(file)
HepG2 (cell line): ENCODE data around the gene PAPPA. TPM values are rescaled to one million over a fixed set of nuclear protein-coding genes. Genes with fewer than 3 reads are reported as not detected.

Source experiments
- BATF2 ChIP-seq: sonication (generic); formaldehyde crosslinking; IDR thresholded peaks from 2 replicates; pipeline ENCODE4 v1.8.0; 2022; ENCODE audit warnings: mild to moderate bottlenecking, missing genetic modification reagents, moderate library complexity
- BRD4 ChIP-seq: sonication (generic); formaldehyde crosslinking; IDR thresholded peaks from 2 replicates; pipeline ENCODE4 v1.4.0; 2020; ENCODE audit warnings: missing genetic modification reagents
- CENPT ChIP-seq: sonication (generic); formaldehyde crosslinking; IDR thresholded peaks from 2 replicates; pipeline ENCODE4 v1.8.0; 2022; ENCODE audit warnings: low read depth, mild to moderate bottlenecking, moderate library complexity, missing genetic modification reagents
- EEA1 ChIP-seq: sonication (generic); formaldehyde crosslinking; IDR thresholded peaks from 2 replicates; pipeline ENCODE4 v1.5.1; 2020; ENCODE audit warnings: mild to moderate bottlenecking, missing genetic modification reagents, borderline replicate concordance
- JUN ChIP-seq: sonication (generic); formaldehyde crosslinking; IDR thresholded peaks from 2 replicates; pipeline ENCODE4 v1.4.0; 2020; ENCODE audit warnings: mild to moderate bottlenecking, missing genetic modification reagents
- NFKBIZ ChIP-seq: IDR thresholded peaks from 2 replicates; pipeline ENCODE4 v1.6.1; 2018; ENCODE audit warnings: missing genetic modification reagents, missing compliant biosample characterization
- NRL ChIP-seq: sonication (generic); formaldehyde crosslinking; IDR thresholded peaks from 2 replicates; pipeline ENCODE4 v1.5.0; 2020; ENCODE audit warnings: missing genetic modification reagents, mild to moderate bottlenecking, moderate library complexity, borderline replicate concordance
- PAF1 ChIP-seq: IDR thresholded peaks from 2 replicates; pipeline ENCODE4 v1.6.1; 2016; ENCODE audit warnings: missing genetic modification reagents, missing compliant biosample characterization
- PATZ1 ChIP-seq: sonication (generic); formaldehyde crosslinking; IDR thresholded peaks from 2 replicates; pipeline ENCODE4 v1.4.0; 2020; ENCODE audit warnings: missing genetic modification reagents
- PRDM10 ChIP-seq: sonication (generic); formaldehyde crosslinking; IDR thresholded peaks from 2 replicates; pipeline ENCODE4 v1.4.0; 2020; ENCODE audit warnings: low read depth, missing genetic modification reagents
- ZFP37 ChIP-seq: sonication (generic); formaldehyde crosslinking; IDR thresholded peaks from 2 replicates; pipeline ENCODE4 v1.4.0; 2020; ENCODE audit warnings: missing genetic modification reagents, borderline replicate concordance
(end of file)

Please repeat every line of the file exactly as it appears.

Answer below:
HepG2 (cell line): ENCODE data around the gene PAPPA. TPM values are rescaled to one million over a fixed set of nuclear protein-coding genes. Genes with fewer than 3 reads are reported as not detected.

Source experiments
- BATF2 ChIP-seq: sonication (generic); formaldehyde crosslinking; IDR thresholded peaks from 2 replicates; pipeline ENCODE4 v1.8.0; 2022; ENCODE audit warnings: mild to moderate bottlenecking, missing genetic modification reagents, moderate library complexity
- BRD4 ChIP-seq: sonication (generic); formaldehyde crosslinking; IDR thresholded peaks from 2 replicates; pipeline ENCODE4 v1.4.0; 2020; ENCODE audit warnings: missing genetic modification reagents
- CENPT ChIP-seq: sonication (generic); formaldehyde crosslinking; IDR thresholded peaks from 2 replicates; pipeline ENCODE4 v1.8.0; 2022; ENCODE audit warnings: low read depth, mild to moderate bottlenecking, moderate library complexity, missing genetic modification reagents
- EEA1 ChIP-seq: sonication (generic); formaldehyde crosslinking; IDR thresholded peaks from 2 replicates; pipeline ENCODE4 v1.5.1; 2020; ENCODE audit warnings: mild to moderate bottlenecking, missing genetic modification reagents, borderline replicate concordance
- JUN ChIP-seq: sonication (generic); formaldehyde crosslinking; IDR thresholded peaks from 2 replicates; pipeline ENCODE4 v1.4.0; 2020; ENCODE audit warnings: mild to moderate bottlenecking, missing genetic modification reagents
- NFKBIZ ChIP-seq: IDR thresholded peaks from 2 replicates; pipeline ENCODE4 v1.6.1; 2018; ENCODE audit warnings: missing genetic modification reagents, missing compliant biosample characterization
- NRL ChIP-seq: sonication (generic); formaldehyde crosslinking; IDR thresholded peaks from 2 replicates; pipeline ENCODE4 v1.5.0; 2020; ENCODE audit warnings: missing genetic modification reagents, mild to moderate bottlenecking, moderate library complexity, borderline replicate concordance
- PAF1 ChIP-seq: IDR thresholded peaks from 2 replicates; pipeline ENCODE4 v1.6.1; 2016; ENCODE audit warnings: missing genetic modification reagents, missing compliant biosample characterization
- PATZ1 ChIP-seq: sonication (generic); formaldehyde crosslinking; IDR thresholded peaks from 2 replicates; pipeline ENCODE4 v1.4.0; 2020; ENCODE audit warnings: missing genetic modification reagents
- PRDM10 ChIP-seq: sonication (generic); formaldehyde crosslinking; IDR thresholded peaks from 2 replicates; pipeline ENCODE4 v1.4.0; 2020; ENCODE audit warnings: low read depth, missing genetic modification reagents
- ZFP37 ChIP-seq: sonication (generic); formaldehyde crosslinking; IDR thresholded peaks from 2 replicates; pipeline ENCODE4 v1.4.0; 2020; ENCODE audit warnings: missing genetic modification reagents, borderline replicate concordance